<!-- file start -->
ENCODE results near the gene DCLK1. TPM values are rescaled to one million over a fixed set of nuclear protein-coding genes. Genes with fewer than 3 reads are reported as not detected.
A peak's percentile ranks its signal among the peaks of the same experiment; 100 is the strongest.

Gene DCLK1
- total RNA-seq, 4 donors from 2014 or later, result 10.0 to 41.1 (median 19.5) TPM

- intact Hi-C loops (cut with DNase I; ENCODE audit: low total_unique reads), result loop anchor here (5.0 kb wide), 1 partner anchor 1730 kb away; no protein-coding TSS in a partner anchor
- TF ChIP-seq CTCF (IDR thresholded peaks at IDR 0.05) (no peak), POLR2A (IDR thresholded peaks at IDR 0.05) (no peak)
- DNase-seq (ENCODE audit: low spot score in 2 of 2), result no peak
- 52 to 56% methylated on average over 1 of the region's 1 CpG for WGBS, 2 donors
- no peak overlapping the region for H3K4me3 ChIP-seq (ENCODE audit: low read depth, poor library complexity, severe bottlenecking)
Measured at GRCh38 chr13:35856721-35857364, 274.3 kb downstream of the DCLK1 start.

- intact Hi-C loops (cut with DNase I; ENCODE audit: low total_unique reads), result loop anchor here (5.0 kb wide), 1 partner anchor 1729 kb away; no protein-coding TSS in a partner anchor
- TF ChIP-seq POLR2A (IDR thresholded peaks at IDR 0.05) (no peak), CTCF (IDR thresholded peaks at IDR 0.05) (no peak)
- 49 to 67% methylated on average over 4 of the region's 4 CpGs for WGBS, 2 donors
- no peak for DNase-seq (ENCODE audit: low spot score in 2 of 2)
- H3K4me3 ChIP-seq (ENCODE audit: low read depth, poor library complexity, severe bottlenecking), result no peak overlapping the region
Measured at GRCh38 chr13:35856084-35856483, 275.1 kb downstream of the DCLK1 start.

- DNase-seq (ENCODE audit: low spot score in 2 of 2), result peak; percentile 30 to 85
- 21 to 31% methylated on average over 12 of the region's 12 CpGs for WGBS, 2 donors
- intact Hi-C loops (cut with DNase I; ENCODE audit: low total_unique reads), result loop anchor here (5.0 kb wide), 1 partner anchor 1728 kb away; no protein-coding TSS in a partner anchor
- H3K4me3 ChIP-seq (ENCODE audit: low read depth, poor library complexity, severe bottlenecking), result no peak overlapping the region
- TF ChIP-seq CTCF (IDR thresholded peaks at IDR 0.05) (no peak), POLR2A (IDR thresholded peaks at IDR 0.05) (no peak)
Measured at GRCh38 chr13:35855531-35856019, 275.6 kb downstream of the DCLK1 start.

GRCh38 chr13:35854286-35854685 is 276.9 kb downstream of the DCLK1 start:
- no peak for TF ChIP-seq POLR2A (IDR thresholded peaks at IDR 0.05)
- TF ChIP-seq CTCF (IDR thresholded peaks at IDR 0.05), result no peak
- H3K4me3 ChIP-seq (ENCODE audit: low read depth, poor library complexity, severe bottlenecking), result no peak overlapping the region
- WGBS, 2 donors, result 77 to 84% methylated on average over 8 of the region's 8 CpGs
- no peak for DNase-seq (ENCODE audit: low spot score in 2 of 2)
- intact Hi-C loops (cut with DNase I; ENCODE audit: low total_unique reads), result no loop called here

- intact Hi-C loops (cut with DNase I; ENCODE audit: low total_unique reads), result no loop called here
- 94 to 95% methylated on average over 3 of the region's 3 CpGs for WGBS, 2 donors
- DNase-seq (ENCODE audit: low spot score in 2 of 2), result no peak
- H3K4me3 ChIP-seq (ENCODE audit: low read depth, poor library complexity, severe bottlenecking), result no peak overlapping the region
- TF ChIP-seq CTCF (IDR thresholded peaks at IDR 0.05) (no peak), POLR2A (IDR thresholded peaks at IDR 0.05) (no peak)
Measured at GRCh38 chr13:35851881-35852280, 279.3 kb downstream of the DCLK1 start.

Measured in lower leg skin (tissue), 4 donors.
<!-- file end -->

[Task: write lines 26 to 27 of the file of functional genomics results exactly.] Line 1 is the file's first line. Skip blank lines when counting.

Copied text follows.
- H3K4me3 ChIP-seq (ENCODE audit: low read depth, poor library complexity, severe bottlenecking), result no peak overlapping the region
- WGBS, 2 donors, result 77 to 84% methylated on average over 8 of the region's 8 CpGs